After Tropical Storm Isaias swept through New York City on Aug. 4, tearing down trees and power lines and leaving 73,000 Queens customers without electricity, Gov. Cuomo initiated an investigation of the failures that caused the widespread outages.
He announced Thursday that the Public Service Commission, the state body that oversees utility services, has completed its investigation that concluded three utility providers should be penalized $137 million based on their failure to prepare for the storm.
"We had Hurricane Isaias back in August and we once again had delays from the utility companies. They want to say the storm is the reason why the service was disrupted. I understand that, and New Yorkers are reasonable, but we're paying you for the service of restoring power after the storm. I'm going to do everything I can do to make sure New Yorkers are compensated, and certainly that New Yorkers are not paying for service they're not getting," Cuomo said in a statement.
Cuomo told reporters that of the three utilities involved in the investigation ConEd received the lion’s share of the penalties with $102 million for 33 violations. Orange and Rockland Utilities will be penalized $19 million for 38 violations, and Central Hudson Utilities penalized $16 million for 32 violations.
All three providers will now be given a chance to defend their storm response’s apparent violations of the laws, regulations and orders that are designed to ensure the safety and reliability of the electric system. Former Queens Councilman Rory Lancman, who recently left his City Hall post to take the role of special counsel for ratepayer protection, will hold a series of public forums illustrating the harm the utilities caused residents during the storm.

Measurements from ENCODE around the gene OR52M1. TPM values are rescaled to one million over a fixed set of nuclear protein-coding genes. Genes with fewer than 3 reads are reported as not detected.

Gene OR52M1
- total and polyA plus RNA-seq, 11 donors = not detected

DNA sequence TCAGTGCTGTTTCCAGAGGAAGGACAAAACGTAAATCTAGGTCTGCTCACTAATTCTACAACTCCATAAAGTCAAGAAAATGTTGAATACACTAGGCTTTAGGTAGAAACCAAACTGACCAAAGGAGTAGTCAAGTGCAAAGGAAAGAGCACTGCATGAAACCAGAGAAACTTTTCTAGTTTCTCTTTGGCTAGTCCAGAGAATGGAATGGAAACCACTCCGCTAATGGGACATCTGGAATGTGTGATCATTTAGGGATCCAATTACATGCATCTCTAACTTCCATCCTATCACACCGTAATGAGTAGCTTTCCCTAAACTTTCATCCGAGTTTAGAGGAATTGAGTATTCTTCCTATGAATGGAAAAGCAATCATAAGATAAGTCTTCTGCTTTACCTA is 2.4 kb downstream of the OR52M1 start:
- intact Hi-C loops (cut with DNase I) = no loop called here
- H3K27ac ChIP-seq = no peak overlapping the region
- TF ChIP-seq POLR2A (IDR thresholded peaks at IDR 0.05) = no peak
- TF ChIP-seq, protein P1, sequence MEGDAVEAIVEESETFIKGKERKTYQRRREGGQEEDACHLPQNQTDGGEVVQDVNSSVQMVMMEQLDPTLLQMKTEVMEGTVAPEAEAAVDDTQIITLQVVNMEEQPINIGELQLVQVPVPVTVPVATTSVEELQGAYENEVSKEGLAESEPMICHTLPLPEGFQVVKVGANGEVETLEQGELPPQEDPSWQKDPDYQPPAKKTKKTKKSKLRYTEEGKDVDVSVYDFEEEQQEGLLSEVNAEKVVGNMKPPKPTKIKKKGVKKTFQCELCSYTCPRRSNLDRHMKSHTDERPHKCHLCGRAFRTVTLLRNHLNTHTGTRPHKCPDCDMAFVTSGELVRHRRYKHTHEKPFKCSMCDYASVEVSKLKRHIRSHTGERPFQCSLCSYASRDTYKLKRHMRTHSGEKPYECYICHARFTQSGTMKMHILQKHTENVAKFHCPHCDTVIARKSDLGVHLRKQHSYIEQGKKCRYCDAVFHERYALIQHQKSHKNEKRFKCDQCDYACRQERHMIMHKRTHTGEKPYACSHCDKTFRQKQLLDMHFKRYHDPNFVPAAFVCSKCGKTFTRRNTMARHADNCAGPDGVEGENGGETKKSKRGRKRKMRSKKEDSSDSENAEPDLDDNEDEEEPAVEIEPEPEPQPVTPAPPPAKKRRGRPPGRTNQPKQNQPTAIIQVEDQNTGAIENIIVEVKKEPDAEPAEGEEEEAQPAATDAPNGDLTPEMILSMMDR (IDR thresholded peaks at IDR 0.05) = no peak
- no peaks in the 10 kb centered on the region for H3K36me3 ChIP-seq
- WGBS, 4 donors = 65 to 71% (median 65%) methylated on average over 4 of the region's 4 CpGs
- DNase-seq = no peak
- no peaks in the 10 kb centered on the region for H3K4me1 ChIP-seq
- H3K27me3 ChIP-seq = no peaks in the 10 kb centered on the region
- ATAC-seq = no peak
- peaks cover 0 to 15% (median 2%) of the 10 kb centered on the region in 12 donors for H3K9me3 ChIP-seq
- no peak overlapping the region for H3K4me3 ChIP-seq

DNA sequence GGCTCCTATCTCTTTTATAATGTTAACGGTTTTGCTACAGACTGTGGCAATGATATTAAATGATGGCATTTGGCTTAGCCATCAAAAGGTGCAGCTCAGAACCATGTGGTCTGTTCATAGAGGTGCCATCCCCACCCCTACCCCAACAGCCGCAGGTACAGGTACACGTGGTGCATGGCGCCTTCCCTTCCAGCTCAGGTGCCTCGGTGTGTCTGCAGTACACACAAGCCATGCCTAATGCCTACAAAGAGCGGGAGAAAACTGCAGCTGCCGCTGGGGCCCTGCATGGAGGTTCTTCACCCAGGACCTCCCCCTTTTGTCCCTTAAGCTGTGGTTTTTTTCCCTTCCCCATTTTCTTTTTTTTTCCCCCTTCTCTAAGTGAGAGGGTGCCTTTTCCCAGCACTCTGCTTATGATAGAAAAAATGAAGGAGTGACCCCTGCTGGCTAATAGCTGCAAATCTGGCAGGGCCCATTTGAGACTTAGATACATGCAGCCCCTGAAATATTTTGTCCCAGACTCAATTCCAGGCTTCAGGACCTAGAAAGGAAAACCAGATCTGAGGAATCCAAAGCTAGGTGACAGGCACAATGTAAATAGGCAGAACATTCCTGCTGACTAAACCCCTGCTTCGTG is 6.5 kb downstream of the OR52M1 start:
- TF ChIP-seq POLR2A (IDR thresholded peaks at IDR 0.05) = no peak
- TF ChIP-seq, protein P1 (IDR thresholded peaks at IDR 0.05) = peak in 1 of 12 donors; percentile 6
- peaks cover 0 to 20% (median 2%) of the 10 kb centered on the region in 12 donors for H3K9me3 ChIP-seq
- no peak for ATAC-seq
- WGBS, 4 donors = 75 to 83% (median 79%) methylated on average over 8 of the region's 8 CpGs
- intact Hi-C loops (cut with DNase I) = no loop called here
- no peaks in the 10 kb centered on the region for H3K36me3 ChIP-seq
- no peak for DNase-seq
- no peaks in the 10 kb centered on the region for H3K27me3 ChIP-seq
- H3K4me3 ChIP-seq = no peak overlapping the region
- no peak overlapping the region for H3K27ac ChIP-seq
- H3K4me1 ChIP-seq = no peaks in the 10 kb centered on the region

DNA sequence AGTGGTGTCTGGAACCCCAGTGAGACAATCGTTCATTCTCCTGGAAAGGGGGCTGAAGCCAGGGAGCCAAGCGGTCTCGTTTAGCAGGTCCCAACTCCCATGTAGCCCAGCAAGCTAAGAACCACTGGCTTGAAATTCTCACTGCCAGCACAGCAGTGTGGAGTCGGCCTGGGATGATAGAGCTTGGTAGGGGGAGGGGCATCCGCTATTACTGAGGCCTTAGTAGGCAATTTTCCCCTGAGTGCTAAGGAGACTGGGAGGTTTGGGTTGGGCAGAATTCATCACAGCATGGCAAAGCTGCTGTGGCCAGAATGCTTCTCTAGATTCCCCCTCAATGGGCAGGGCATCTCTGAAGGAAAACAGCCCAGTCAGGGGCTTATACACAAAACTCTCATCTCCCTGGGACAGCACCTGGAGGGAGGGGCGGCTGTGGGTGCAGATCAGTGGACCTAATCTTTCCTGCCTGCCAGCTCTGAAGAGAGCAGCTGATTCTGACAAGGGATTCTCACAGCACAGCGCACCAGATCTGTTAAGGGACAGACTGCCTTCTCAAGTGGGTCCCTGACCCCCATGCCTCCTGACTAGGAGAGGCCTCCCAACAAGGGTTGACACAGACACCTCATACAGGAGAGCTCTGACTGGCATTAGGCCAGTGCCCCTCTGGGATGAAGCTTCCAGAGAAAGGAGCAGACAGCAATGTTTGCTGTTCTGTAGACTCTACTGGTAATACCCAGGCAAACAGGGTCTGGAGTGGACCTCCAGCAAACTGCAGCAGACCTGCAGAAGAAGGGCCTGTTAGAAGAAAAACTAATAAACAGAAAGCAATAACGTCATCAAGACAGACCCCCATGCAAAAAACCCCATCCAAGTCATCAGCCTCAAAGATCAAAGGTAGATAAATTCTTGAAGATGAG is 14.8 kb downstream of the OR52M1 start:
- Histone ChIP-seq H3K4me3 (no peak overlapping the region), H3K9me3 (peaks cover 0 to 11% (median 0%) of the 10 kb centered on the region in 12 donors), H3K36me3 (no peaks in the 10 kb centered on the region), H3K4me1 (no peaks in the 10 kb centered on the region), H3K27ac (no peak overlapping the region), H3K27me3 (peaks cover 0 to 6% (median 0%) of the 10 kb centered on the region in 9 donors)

Over the summer, acting Queens Borough President Sharon Lee forcefully condemned Con Ed’s response arguing that the first 48 hours after the storm showed the utility’s inequitable power restoration in the borough. Within two days, Con Ed had restored 89 percent of outages in Brooklyn and 81 percent in Staten Island but only 59 percent in Queens, where 30,000 customers remained powerless, virtually as many as in the rest of the city combined. Meanwhile peak outages on Aug. 4 affected approximately 900,000 customers across the state.
The PSC’s investigation found that Con Edison did not follow the requirements of an emergency response plan that the regulatory body had previously ordered for it. The commission also declared that it would be scrutinizing Con Ed's certificate of public convenience and necessity, the legal requirement that gives it franchise rights as a utility, to determine whether it should be revoked.
"The PSC has the responsibility to determine how reasonable people would have performed the task that confronted New York's utilities regarding Tropical Storm Isaias,” said PSC Chairman John B. Rhodes.
The same day as Cuomo announced the post-Isaias investigation, the PSC also released the findings of a probe into the Brooklyn and Manhattan blackout in 2019, which proposed $25 million in penalties on the utility for failing to follow outage prevention and restoration procedures.